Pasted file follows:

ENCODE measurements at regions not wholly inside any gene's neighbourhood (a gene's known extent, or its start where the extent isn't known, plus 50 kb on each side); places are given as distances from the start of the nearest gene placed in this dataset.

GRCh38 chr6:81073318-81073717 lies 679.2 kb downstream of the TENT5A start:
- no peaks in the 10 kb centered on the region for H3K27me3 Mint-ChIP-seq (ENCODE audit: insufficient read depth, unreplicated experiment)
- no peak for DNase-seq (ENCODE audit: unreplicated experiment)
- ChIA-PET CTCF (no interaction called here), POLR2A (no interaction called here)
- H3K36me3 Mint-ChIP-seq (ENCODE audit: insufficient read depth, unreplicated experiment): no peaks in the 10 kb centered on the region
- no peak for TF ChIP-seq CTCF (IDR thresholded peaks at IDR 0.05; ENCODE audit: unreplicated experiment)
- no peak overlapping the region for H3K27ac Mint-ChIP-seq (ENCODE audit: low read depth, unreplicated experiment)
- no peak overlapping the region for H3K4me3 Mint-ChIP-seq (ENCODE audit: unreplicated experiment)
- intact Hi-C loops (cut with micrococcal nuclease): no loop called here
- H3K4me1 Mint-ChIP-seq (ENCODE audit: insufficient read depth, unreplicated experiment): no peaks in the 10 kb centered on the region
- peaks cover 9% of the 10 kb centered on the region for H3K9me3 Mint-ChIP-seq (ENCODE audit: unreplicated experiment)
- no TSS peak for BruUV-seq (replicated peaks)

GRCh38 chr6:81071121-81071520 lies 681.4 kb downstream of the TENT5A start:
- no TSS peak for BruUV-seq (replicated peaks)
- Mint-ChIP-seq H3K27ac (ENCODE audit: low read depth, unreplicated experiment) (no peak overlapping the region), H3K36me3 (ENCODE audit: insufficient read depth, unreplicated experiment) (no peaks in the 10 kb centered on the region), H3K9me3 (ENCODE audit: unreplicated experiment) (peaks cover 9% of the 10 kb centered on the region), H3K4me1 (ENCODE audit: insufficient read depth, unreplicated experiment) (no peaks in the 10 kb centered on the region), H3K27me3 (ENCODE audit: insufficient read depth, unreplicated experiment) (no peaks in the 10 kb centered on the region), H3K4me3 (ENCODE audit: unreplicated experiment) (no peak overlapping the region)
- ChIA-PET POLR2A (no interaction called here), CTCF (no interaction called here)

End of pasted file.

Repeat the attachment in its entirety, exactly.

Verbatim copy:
ENCODE measurements at regions not wholly inside any gene's neighbourhood (a gene's known extent, or its start where the extent isn't known, plus 50 kb on each side); places are given as distances from the start of the nearest gene placed in this dataset.

GRCh38 chr6:81073318-81073717 lies 679.2 kb downstream of the TENT5A start:
- no peaks in the 10 kb centered on the region for H3K27me3 Mint-ChIP-seq (ENCODE audit: insufficient read depth, unreplicated experiment)
- no peak for DNase-seq (ENCODE audit: unreplicated experiment)
- ChIA-PET CTCF (no interaction called here), POLR2A (no interaction called here)
- H3K36me3 Mint-ChIP-seq (ENCODE audit: insufficient read depth, unreplicated experiment): no peaks in the 10 kb centered on the region
- no peak for TF ChIP-seq CTCF (IDR thresholded peaks at IDR 0.05; ENCODE audit: unreplicated experiment)
- no peak overlapping the region for H3K27ac Mint-ChIP-seq (ENCODE audit: low read depth, unreplicated experiment)
- no peak overlapping the region for H3K4me3 Mint-ChIP-seq (ENCODE audit: unreplicated experiment)
- intact Hi-C loops (cut with micrococcal nuclease): no loop called here
- H3K4me1 Mint-ChIP-seq (ENCODE audit: insufficient read depth, unreplicated experiment): no peaks in the 10 kb centered on the region
- peaks cover 9% of the 10 kb centered on the region for H3K9me3 Mint-ChIP-seq (ENCODE audit: unreplicated experiment)
- no TSS peak for BruUV-seq (replicated peaks)

GRCh38 chr6:81071121-81071520 lies 681.4 kb downstream of the TENT5A start:
- no TSS peak for BruUV-seq (replicated peaks)
- Mint-ChIP-seq H3K27ac (ENCODE audit: low read depth, unreplicated experiment) (no peak overlapping the region), H3K36me3 (ENCODE audit: insufficient read depth, unreplicated experiment) (no peaks in the 10 kb centered on the region), H3K9me3 (ENCODE audit: unreplicated experiment) (peaks cover 9% of the 10 kb centered on the region), H3K4me1 (ENCODE audit: insufficient read depth, unreplicated experiment) (no peaks in the 10 kb centered on the region), H3K27me3 (ENCODE audit: insufficient read depth, unreplicated experiment) (no peaks in the 10 kb centered on the region), H3K4me3 (ENCODE audit: unreplicated experiment) (no peak overlapping the region)
- ChIA-PET POLR2A (no interaction called here), CTCF (no interaction called here)